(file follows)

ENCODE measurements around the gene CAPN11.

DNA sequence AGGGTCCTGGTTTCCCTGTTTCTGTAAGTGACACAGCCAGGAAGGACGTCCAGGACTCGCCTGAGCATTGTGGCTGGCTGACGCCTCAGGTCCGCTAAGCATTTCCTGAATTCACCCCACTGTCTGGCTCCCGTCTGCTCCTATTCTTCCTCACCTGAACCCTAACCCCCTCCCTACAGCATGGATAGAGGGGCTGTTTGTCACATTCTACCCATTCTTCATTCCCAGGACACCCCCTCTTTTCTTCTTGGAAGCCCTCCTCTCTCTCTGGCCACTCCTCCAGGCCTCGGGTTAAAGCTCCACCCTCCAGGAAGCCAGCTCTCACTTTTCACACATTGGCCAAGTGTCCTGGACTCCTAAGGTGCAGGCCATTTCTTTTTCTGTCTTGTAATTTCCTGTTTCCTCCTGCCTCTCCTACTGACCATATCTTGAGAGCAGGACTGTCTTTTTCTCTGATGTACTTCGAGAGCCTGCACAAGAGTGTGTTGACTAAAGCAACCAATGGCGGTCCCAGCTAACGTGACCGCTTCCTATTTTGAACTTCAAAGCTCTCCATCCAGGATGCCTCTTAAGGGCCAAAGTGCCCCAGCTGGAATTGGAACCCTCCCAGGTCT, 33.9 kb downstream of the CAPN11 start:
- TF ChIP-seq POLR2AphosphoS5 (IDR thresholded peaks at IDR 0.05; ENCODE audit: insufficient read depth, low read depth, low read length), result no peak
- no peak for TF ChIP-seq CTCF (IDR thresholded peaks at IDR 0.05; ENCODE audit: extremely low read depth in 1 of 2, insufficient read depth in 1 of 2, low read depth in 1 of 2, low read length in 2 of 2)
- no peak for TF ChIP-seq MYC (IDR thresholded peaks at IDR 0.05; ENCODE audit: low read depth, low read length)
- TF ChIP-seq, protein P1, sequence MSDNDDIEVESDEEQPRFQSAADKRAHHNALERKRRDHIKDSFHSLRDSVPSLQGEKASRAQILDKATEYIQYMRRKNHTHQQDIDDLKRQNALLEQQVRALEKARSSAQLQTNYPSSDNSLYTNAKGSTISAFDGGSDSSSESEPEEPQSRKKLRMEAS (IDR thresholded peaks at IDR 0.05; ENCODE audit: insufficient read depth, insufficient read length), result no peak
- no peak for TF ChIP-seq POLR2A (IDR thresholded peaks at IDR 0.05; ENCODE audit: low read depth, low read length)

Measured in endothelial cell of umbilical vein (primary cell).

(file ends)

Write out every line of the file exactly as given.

ENCODE measurements around the gene CAPN11.

DNA sequence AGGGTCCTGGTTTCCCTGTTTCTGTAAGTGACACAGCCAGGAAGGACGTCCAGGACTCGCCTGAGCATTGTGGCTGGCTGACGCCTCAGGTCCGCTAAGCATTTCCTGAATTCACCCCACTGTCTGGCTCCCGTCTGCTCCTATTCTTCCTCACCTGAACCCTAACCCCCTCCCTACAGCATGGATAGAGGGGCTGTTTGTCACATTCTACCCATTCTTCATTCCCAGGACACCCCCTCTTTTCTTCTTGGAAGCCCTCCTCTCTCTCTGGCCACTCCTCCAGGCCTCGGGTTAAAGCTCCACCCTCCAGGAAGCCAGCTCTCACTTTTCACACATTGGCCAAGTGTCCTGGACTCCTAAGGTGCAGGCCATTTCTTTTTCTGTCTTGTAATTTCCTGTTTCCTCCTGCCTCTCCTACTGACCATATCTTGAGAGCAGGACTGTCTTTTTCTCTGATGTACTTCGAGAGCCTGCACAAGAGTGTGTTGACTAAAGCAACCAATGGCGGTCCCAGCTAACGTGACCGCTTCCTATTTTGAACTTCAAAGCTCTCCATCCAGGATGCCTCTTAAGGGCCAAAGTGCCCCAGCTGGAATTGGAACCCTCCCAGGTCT, 33.9 kb downstream of the CAPN11 start:
- TF ChIP-seq POLR2AphosphoS5 (IDR thresholded peaks at IDR 0.05; ENCODE audit: insufficient read depth, low read depth, low read length), result no peak
- no peak for TF ChIP-seq CTCF (IDR thresholded peaks at IDR 0.05; ENCODE audit: extremely low read depth in 1 of 2, insufficient read depth in 1 of 2, low read depth in 1 of 2, low read length in 2 of 2)
- no peak for TF ChIP-seq MYC (IDR thresholded peaks at IDR 0.05; ENCODE audit: low read depth, low read length)
- TF ChIP-seq, protein P1, sequence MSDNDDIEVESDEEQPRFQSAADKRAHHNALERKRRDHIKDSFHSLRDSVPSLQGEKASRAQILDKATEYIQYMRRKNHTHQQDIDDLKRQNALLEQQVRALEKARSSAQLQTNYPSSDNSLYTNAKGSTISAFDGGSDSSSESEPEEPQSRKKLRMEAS (IDR thresholded peaks at IDR 0.05; ENCODE audit: insufficient read depth, insufficient read length), result no peak
- no peak for TF ChIP-seq POLR2A (IDR thresholded peaks at IDR 0.05; ENCODE audit: low read depth, low read length)

Measured in endothelial cell of umbilical vein (primary cell).